Tyler Bozak conceded that the Leafs were outworked in certain segments of the game, including a one-sided second frame which saw his team outshot 14-7. "We should've been [outworking them] the whole game seeing as the situation we're in," Bozak said. "They were playing with nothing to lose and at ease and not afraid to make mistakes or anything like that."
Winnipeg managed 41 shots for the game, nearly doubling the output of the Leafs (25).
2. Individuals vs. Team
It was an extra pass by Kessel that landed in the hands of the opponent and eventually became the Jets first goal – one that Bryan Little scored. Such mistakes of added finesse have come to define some of the Leafs struggle. "It's one of those where the individual thinks that maybe he's going to make the difference and we play as individuals, not as a team," Carlyle said, though not referring specifically to the goal.
The Leafs head coach, whose job security hangs delicately in the balance, has always preferred a meat and potatoes brand of hockey, but has more often been treated (frustrated?) to sometimes unnecessary displays of skill. He gushed over the simplicity some of the league's top teams seem to display.
"They keep it very simple," he said. "They don't complicate the game. And at times we seem to want to complicate it."
3. Home Ice
The Leafs concluded their home schedule with 24 wins, the most of any Toronto team since the 2005-06 season (26). Improvement at the ACC was a priority of Carlyle and the coaching staff prior to the season. "In order for you to be a team that's going to qualify for the playoffs and build an organization your home rink has to be one place that's difficult for opposition to come in and steal points," Carlyle said. "Our mandate is to make it as difficult as possible."
Maybe the starkest contrast between home and away for the Leafs all year has been their offence, considerably more pronounced in Toronto. They averaged more than three goals per game at home versus 2.53 on the road with three games still to play. A big part of that has been the league's no. 1 ranked home power-play, which finished 1-4 against the Jets on Saturday.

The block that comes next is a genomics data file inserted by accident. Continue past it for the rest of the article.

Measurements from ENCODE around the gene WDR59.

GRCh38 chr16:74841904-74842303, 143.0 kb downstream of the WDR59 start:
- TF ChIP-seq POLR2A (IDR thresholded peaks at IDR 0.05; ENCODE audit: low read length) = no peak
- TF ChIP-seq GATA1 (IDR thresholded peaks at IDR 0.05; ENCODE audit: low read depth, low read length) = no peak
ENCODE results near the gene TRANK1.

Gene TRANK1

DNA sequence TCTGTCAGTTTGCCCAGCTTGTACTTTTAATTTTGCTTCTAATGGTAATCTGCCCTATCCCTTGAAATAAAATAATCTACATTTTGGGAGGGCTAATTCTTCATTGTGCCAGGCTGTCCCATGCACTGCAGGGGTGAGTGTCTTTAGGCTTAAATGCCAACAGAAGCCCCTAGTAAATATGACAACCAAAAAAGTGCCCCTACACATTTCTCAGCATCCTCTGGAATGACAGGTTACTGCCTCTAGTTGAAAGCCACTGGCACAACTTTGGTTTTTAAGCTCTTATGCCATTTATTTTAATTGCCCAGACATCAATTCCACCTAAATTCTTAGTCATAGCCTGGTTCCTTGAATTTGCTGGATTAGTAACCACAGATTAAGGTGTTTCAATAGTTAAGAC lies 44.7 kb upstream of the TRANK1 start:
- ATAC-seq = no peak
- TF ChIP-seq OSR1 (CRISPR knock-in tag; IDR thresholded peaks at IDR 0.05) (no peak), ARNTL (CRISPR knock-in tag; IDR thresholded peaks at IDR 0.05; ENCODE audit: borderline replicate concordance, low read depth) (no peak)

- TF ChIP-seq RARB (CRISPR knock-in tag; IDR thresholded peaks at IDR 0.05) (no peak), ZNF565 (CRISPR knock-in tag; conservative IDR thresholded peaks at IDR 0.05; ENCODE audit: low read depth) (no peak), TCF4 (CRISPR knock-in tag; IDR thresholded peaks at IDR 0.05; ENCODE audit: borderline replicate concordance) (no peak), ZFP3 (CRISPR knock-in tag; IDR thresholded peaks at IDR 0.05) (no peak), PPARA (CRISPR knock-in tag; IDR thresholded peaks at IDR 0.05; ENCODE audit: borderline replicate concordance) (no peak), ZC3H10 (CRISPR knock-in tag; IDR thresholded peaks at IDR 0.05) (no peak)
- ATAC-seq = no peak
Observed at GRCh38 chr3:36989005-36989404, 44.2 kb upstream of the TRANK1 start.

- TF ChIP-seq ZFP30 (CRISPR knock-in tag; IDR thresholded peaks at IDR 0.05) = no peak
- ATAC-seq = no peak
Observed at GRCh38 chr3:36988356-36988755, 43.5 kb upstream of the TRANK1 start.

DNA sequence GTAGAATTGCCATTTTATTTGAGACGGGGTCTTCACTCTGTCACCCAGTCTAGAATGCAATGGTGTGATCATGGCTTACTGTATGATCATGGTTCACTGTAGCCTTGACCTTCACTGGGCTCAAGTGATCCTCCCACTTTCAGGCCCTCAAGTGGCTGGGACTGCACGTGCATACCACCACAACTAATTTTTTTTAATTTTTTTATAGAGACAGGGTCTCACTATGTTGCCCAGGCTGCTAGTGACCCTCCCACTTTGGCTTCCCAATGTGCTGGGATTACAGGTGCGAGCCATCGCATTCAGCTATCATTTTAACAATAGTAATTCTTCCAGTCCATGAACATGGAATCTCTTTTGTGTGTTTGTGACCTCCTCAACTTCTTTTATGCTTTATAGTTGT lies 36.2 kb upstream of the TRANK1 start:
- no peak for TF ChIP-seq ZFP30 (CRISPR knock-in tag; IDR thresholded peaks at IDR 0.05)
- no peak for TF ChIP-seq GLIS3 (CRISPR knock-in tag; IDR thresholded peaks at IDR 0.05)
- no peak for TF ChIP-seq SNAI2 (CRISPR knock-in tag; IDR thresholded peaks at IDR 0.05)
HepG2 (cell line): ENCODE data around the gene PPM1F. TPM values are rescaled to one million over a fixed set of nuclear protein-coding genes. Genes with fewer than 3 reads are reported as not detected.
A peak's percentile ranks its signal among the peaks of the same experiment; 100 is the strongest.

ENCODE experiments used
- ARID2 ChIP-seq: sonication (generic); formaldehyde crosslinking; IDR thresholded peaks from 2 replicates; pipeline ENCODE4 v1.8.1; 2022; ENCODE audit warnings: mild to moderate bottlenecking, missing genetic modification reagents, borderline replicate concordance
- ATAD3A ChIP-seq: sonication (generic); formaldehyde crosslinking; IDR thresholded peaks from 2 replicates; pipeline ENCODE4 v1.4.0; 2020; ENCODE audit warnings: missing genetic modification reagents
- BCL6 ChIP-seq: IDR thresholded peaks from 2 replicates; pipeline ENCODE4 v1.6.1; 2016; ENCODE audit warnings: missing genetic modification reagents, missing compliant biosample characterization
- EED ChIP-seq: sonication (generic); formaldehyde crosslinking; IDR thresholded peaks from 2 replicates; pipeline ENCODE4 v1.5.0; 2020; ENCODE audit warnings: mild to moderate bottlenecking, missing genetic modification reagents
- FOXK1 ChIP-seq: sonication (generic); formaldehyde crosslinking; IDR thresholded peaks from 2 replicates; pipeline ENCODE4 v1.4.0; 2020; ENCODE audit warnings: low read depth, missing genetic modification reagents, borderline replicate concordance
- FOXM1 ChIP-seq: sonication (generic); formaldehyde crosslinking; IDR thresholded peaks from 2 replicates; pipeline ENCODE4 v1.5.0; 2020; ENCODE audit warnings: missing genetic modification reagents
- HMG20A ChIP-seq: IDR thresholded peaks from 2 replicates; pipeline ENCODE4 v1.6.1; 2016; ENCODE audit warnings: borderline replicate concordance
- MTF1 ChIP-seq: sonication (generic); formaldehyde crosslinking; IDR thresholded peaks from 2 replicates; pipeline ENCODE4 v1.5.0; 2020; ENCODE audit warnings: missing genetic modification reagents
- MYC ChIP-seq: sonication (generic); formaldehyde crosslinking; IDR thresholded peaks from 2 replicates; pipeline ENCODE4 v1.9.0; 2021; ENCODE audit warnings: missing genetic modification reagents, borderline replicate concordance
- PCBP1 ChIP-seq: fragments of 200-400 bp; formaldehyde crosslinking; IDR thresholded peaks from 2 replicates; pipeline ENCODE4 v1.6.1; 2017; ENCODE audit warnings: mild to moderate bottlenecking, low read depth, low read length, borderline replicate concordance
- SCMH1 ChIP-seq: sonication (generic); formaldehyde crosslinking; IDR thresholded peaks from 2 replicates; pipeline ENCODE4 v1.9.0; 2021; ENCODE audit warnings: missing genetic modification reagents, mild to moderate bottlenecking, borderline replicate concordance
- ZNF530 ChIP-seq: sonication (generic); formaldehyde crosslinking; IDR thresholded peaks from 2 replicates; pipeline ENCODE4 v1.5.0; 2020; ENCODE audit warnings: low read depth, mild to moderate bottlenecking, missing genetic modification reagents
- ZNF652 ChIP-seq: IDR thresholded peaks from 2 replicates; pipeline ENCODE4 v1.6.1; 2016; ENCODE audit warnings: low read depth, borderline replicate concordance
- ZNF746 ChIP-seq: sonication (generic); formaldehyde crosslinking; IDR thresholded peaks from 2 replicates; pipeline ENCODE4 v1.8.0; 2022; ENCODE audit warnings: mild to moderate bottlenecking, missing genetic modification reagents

Setting up Kessel for the game's first goal, Bozak matched career-highs with his 29th assist and 47th point of the season. He met those marks in 18 fewer games than when he initially established them in the 2011-12 season.
The 26-year-old Kessel meanwhile matched a career-high himself, scoring his 37th goal of the year while also hitting the 80-point plateau for the second time in his career. He sits just off the 82 points totaled in the 11-12 campaign.
Having already set career-highs in all three main offensive categories (goals, assists, points), Nazem Kadri hit 20 goals for the first time in his career, scoring the Leafs second goal against the Jets.
5. Out of Town Scoreboard
On the edge of his seat Friday night watching the Blue Jackets play the Blackhawks, Kadri cheered loudly when Ben Smith scored with four seconds left in regulation to lift Chicago to a 4-3 win. Columbus's last-second defeat kept them just a single point in front of Toronto for the final wild card spot in the East – they hold the tiebreaker.
"We're following it pretty closely, at least I am," said Kadri of the out-of-town scoreboard before Saturday's game. "That was a pretty spectacular finish. I did fist-pump one or two times."
The Leafs could not take advantage, however, of the door which cracked open ever so slightly in the Columbus loss. The Blue Jackets, with 85 points and six games to play, occupy the final wild card spot in the East.
24-16-1 – Leafs record at the ACC this season.
20 – Goals for Nazem Kadri this season, the first time he's hit that mark in the NHL.
23 – Consecutive games without a power-play point for James van Riemsdyk.
0 – Victories in a start for James Reimer since Jan. 21.
10-4-2 – Leafs record vs. Canadian teams this season.
47 – Points this season for Tyler Bozak, matching a career-high.
7:24 – Time between shots for the Leafs in the second period.
37 – Goals this season for Phil Kessel, matching a career-high.
600 - Games played in the career of Joffrey Lupul. Lupul exited Saturday's game after the second period, re-aggravating a lower-body injury.
Special Teams Capsule
Season: 20.6% (5th)
Season: 78.5% (28th)
Quote of the Night
"I know in our heads we wanted it, maybe it didn't show out there."
-James Reimer, following the loss to Winnipeg.
The Leafs conclude the regular season with a three-game road trip, beginning Tuesday night in Tampa.